I'm sure Perry will continue to lead the polls, at least for the time being, but I think Romney will slowly, but steadily, chip away at his lead.  Pre-Debate, Perry was leading in most national polls by 12 or 13%.  If Romney can make a little headway, and win decisively in New Hampshire (he is still well ahead there), I think he has a strong path to the nomination.

Of course, just because I think Perry is a weak general election candidate and a lightweight doesn't mean he can't get the nod or that it isn't possible that he could topple an unpopular Barack Obama in the general election.  And Perry may well get a lot better at debating with all the practice he's getting.  But Romney is still the guy to beat.

New York - 9, All National Politics Are Local?
The 9th district in New York doesn't generally elect Republicans.  It is more Democratic than the national average, having voted for Barack Obama by 4% more than the national average (Obama +11% in 2008.)  Anthony Weiner represented the district for 12 years before resigning in disgrace (the reason for the special election.)  It last had a Republican representative in the 1920s.  Before today, that is.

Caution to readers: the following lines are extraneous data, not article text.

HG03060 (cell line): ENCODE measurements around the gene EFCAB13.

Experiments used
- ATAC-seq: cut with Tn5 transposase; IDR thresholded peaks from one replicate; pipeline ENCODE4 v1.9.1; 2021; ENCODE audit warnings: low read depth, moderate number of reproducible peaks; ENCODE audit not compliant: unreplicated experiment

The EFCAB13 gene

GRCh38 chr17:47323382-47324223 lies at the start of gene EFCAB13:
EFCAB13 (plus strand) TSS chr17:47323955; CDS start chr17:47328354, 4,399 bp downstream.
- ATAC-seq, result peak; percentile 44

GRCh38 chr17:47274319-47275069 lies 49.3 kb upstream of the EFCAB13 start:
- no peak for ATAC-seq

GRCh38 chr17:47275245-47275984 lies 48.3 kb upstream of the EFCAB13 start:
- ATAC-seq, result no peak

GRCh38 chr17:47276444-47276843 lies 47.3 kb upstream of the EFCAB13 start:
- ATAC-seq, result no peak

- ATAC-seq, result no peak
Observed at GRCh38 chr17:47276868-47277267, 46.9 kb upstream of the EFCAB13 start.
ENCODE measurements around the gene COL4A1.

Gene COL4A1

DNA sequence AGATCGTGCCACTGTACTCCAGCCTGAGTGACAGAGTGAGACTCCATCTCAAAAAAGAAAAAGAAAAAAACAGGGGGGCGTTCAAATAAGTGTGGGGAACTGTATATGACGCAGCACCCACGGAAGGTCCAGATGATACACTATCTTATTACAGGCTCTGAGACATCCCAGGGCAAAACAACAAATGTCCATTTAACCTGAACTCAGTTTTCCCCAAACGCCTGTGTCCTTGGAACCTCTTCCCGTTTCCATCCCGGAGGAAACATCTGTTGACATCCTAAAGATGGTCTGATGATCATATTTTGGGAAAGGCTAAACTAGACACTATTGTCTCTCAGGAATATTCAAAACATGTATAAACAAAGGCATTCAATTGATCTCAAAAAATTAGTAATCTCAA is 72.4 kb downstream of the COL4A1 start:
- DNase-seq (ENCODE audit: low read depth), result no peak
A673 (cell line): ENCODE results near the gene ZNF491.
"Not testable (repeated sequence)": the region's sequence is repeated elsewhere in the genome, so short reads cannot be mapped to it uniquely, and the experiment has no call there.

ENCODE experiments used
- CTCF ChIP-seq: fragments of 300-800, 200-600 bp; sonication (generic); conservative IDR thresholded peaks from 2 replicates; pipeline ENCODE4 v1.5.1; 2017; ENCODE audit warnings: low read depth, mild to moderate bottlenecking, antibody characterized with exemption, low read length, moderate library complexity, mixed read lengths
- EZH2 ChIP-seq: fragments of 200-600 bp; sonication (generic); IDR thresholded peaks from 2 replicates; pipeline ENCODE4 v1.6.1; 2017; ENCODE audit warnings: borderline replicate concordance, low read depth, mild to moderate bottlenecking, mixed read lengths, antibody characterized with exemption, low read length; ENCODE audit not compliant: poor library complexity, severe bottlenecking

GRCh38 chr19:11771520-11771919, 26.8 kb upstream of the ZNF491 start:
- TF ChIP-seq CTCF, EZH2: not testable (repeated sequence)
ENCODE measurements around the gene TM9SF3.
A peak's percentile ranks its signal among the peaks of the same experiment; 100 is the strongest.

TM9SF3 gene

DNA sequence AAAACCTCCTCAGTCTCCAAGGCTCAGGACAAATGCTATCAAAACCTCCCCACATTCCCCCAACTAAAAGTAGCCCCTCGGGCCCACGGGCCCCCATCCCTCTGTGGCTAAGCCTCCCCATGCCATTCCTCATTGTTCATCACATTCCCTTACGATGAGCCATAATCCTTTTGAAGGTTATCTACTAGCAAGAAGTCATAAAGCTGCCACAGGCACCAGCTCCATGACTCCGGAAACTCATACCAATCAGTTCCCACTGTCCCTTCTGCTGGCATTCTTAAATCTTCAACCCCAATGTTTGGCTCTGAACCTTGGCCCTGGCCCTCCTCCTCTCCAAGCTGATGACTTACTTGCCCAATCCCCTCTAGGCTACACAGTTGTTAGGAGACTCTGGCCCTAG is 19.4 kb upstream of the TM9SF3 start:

In an odd campaign that was part a referendum on an unpopular President in general and partly a specific referendum on our relationship with Israel, Bob Turner pulled an impressive upset, winning the seat for the GOP by about 6%. 

The district is a little unique in its heavy Orthodox Jewish population and Middle East politics were front and center in the race.  President Obama's positions on Israeli-Palestine peace talks, and specifically his view that the starting point for discussions should be the return of the West Bank and the Gaza Strip to Arab control were front and center.

This result demonstrates the odd political divide that many religious Jews face.  It's dangerous to generalize, but that's a bit of what demographic politics are about.  Jewish people, in general, tend towards liberal positions on social and economic issues but conservative positions on foreign policy, especially as it pertains to the Middle East and Israel specifically.  The GOP has, for a long time, been a staunch ally to Israel.  In the case of Orthodox Jews, some of the social policies lean a little further right as well.